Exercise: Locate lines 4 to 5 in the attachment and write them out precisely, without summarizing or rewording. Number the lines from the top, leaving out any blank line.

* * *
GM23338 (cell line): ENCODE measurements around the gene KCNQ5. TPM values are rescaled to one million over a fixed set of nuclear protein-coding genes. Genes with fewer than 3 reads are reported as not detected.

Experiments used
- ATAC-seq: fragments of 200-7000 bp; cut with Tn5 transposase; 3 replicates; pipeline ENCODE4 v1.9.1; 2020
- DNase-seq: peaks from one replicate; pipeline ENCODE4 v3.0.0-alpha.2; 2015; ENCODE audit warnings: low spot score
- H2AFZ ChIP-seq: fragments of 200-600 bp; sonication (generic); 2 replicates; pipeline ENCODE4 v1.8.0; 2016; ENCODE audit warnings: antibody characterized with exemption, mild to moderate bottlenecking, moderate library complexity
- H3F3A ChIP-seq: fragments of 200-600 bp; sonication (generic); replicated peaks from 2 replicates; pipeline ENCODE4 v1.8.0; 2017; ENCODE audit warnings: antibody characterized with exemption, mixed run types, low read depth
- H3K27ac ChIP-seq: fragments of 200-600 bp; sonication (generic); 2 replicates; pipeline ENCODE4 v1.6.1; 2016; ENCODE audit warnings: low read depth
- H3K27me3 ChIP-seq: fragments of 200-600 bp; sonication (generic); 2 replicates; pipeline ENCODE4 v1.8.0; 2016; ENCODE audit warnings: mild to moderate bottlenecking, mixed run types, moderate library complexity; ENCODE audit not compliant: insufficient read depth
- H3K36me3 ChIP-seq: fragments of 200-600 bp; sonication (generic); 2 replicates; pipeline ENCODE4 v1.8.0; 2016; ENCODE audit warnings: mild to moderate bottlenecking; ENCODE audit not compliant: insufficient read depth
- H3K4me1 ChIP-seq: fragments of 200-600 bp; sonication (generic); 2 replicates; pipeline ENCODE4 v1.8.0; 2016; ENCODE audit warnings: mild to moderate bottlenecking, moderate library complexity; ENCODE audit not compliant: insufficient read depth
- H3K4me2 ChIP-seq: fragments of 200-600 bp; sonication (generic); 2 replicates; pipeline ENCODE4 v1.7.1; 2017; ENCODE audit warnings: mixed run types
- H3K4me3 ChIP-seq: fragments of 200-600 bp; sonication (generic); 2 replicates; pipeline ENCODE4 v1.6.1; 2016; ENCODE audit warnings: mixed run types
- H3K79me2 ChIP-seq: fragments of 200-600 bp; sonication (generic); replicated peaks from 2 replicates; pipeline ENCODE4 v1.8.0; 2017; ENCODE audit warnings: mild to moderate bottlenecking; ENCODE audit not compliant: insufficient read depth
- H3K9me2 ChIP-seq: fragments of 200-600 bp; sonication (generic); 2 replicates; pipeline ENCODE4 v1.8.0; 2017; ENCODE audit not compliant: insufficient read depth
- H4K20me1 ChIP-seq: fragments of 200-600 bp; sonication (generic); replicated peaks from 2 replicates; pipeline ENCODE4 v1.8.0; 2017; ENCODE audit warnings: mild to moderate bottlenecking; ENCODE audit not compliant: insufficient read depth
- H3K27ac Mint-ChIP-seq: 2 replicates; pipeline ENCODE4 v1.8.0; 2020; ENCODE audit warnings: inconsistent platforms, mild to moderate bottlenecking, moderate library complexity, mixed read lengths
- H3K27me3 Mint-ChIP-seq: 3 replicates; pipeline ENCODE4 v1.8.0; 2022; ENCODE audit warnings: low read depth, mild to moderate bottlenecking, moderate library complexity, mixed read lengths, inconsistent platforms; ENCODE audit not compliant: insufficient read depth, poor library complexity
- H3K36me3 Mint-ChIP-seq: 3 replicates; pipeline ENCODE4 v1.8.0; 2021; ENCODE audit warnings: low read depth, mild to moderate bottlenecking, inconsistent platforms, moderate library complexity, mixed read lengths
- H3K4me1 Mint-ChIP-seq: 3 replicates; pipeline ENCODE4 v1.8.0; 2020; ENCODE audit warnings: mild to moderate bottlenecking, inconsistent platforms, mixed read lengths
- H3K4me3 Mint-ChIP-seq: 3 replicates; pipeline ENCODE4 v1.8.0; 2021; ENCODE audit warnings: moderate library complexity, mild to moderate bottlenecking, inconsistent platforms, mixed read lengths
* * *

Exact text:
- DNase-seq: peaks from one replicate; pipeline ENCODE4 v3.0.0-alpha.2; 2015; ENCODE audit warnings: low spot score
- H2AFZ ChIP-seq: fragments of 200-600 bp; sonication (generic); 2 replicates; pipeline ENCODE4 v1.8.0; 2016; ENCODE audit warnings: antibody characterized with exemption, mild to moderate bottlenecking, moderate library complexity